Artboard Created with Sketch. Close Search Dialog
! Error Created with Sketch.

Cyrano de Bergerac

Act III, scenes i–iv

Summary Act III, scenes i–iv

Cyrano’s development as a heroic and moral character becomes even more remarkable in these scenes. He displays his knowledge of music, language, and mathematics. Despite his affection for Roxane, Cyrano enjoys helping Christian win her love, a fact that exemplifies Cyrano’s attraction to challenges of all kinds. But he also displays modesty: when Roxane praises the letters, which he secretly wrote, Cyrano does not believe that they have truly affected her. He realizes this impact, or allows himself to realize it, only when Roxane recites many of the lines back to him by heart. Cyrano may be proud, but he is also unbelievably humble.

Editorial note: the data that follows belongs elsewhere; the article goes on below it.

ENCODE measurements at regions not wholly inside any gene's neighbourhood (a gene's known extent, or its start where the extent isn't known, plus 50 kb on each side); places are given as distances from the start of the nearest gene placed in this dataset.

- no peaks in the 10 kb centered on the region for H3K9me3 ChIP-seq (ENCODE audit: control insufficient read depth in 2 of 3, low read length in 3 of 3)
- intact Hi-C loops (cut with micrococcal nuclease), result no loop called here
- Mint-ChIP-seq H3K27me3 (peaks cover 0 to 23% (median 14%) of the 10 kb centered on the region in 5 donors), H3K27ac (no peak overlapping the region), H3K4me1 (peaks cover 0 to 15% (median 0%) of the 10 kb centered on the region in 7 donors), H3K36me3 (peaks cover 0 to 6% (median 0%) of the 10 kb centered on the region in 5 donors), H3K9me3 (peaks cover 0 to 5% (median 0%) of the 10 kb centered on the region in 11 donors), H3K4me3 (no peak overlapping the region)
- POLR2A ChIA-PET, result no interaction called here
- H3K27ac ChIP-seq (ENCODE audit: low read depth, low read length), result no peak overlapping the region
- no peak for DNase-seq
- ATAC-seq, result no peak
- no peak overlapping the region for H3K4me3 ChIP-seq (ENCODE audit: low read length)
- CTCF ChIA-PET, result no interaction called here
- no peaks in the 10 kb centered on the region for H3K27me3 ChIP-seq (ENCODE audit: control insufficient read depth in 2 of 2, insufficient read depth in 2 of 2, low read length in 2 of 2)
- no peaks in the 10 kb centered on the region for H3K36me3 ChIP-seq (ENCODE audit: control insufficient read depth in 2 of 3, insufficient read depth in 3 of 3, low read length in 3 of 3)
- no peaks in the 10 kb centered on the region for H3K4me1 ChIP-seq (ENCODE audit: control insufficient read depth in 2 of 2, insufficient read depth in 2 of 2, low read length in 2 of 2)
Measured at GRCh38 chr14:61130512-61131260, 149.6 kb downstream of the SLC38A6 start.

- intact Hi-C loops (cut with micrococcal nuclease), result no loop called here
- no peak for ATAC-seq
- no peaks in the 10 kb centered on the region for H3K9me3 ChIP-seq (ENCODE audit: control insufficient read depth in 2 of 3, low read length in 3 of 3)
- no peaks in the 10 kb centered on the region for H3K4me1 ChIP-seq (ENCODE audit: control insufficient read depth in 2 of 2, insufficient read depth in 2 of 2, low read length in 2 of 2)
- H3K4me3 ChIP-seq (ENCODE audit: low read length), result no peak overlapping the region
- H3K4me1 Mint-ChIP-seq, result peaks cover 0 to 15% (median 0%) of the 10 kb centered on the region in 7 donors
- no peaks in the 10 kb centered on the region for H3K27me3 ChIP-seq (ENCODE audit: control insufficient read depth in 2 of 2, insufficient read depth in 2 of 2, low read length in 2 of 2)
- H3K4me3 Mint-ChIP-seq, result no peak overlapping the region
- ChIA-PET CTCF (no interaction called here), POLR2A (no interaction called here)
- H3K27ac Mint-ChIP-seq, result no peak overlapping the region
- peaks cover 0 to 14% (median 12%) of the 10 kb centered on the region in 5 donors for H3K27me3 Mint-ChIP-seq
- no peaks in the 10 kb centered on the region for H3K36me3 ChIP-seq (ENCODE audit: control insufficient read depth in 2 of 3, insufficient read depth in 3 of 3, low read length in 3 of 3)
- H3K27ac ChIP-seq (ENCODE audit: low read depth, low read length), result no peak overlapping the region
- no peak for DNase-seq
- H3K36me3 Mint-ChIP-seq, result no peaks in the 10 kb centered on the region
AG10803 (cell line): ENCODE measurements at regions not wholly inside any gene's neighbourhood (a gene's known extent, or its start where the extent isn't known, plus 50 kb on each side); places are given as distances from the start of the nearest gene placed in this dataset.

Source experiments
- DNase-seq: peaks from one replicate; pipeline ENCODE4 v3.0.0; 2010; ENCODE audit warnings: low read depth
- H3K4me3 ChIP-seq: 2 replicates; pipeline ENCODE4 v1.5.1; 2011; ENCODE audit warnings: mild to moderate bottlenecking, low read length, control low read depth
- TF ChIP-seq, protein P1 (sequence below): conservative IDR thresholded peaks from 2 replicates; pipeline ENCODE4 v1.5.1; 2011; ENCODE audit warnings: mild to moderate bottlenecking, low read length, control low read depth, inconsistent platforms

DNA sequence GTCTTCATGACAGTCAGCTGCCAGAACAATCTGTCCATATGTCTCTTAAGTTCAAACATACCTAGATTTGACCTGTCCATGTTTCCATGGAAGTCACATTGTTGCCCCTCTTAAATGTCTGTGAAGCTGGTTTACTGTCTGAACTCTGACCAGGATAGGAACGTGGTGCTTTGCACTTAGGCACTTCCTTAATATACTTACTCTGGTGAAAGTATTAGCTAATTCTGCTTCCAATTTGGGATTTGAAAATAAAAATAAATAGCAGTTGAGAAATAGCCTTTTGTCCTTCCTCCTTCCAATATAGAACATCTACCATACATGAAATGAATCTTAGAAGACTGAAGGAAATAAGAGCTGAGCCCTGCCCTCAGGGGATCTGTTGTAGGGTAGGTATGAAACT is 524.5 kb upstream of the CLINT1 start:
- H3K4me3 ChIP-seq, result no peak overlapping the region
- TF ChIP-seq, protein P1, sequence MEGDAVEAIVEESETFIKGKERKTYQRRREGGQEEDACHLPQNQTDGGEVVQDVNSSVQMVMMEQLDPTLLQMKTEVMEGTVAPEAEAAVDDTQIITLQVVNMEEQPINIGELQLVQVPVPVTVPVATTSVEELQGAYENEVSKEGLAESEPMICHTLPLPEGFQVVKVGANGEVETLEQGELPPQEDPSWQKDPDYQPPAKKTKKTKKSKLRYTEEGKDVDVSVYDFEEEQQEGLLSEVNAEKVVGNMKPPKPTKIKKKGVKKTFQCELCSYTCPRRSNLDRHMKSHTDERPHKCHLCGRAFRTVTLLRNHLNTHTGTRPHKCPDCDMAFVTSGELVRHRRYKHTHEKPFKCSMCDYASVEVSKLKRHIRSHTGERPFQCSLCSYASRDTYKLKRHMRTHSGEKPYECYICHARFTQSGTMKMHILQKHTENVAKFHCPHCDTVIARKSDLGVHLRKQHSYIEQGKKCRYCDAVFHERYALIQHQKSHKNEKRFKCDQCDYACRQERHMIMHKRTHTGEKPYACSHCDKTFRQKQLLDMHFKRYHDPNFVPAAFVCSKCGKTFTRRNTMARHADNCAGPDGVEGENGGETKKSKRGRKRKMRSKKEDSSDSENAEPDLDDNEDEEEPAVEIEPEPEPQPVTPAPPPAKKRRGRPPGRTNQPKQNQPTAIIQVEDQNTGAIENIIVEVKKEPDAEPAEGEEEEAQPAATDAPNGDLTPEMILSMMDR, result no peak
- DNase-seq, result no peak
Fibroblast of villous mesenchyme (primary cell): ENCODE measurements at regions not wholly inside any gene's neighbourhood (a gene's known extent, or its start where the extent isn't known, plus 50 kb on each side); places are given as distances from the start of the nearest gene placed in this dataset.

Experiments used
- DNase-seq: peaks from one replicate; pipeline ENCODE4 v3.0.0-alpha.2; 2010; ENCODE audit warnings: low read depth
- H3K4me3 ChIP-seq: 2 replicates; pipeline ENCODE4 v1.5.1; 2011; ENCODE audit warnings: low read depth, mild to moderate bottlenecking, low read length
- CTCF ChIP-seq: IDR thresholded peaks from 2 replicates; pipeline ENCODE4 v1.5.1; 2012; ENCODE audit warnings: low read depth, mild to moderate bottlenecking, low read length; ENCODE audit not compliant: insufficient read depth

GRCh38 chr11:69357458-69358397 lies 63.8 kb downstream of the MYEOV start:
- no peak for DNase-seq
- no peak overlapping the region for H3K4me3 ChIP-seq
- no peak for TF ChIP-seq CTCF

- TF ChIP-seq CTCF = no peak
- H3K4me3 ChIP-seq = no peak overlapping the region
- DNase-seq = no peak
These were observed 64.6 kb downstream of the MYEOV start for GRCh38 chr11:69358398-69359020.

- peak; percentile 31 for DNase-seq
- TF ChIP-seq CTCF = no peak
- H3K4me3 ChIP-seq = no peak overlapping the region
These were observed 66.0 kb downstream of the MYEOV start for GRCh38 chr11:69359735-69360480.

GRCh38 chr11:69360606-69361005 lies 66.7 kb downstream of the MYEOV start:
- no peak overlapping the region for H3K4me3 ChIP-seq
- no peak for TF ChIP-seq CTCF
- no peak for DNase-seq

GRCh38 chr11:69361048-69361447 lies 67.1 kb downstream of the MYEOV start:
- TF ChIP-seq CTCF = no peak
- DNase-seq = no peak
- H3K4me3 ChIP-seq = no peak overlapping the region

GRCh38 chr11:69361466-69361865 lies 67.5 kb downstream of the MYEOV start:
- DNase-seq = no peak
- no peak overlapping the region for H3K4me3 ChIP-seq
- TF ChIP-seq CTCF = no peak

These scenes present Roxane as an expert moderator who has powerful skills of persuasion. First, she convinces Cyrano about the beauty of the letters. But her most important achievement is persuading de Guiche to forgo taking vengeance upon Cyrano. Perhaps de Guiche’s reluctance can be attributed to his feelings for Roxane, but it is her persuasive flirting that clearly affects him.

The contrast between Cyrano and Christian intensifies in these scenes: Cyrano is humble and reserved, and Christian is proud and supremely confident, yet simple-minded. Given Cyrano’s incomparable love for Roxane, his ability to maintain a strong sense of reserve as she compliments the letters is remarkable. In comparison, Christian is more excited than Cyrano, though he did not even write the letters. At the end of scene iv, Christian seems somewhat unappreciative of Cyrano and believes the wooing is complete. Christian doesn’t understand that his decision to speak to Roxane without Cyrano’s help might lead him down a difficult and disastrous path.